In recent years, the multinational chains have amplified their strategy by expanding to other domains: local shop presence to win over customers with short distances and a new focus on poorer strata with discount strategies.

The survivors of globalization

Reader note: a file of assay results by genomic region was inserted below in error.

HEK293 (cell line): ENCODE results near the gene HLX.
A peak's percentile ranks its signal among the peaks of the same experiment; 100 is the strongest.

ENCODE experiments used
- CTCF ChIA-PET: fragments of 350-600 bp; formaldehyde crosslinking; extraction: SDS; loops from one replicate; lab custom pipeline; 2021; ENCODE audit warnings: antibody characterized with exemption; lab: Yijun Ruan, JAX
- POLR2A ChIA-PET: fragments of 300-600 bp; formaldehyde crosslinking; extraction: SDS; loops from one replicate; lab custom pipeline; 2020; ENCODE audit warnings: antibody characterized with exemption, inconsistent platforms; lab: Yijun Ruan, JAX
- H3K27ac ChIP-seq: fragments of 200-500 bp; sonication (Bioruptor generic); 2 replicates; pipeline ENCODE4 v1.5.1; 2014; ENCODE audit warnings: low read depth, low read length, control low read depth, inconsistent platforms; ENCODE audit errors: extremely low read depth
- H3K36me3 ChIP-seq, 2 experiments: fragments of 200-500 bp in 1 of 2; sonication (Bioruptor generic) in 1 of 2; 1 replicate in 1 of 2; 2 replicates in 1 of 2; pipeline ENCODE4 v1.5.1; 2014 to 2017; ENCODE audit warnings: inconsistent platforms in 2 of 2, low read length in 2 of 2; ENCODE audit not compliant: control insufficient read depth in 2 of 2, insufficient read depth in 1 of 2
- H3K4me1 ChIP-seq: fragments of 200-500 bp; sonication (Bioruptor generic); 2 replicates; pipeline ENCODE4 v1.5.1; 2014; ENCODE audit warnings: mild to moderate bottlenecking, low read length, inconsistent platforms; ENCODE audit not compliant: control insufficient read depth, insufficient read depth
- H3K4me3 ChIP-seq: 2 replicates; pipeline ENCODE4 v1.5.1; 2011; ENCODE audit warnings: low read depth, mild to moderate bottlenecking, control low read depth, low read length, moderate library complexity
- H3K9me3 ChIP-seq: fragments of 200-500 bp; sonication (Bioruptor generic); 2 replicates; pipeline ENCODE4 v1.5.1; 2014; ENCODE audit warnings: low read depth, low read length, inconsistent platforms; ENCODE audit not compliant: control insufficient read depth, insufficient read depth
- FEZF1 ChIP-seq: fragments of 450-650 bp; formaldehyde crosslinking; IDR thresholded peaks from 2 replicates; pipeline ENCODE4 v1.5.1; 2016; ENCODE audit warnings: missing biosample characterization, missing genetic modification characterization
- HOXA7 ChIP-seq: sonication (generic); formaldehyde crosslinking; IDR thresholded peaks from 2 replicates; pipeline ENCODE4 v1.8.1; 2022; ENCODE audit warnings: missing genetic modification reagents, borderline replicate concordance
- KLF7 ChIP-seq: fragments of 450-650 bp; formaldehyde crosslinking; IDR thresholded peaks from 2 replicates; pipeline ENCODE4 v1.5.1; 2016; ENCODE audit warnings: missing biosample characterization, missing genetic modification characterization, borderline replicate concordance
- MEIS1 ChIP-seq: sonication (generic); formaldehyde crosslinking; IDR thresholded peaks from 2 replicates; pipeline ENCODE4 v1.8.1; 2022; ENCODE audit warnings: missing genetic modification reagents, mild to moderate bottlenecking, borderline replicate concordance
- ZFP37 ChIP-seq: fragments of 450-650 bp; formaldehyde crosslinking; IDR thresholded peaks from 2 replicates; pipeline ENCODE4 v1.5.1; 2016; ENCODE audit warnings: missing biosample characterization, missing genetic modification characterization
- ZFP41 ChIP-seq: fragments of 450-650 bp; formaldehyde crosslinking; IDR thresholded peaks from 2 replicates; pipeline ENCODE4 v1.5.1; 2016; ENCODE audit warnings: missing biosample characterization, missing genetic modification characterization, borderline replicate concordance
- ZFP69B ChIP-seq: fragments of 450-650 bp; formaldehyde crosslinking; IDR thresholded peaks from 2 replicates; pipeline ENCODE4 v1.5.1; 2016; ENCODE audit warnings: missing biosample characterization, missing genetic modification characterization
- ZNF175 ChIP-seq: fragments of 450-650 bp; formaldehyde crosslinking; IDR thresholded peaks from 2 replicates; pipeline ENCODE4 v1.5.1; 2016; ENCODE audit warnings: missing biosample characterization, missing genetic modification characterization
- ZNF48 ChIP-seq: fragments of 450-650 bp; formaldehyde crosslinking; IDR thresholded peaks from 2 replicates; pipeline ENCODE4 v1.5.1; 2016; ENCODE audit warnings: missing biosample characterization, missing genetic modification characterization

The fact that even almacenes de barrio (corner shops) still exist at all in a globalizing world is astonishing and demands explanation. Most have been supplanted in large city centres, though many shops in the suburbs, poorer quarters and countryside of Argentina have managed to resist the trend. The many reasons for their survival in a globalizing food system are closely linked to aspects of food security. Corner shops provide extra service: Shop owners allow trusted customers to purchase on credit, particularly towards the end of the month. They sell smaller quantities compared to packaged goods in commercialized supermarkets, which is convenient for people short of cash. Additionally, they sell the lowest possible quality – the food is usually purchased as animal food, which people will gladly buy when faced with the alternative of no food at all. All of these are obviously relevant in the context of Argentine socio-economic development, which is highly volatile as it is the vast majority of developing countries. As Ana, a cleaning lady from the poorer quarter of Morón in Buenos Aires bluntly puts it: “Someone who has nothing eats nothing.” This is an unsurprising finding and the core of what Armatya Sen, Mike Davis and others have clearly stated: Food security is not (always) a question of food availability, but of money to buy it. The available monetary resources are scarce and volatile for some societal strata in developing countries – this is the context in which the corner shops, whose persistence defies their general decline the world over in favour of big retailers, must be evaluated. Since they provide informal ways to bridge monetary scarcity and reduce the amount and quality of food consumed, their existence is crucial for poorer segments of society. The advantage of corner shops is that they help people cope with and compensate for income fluctuations.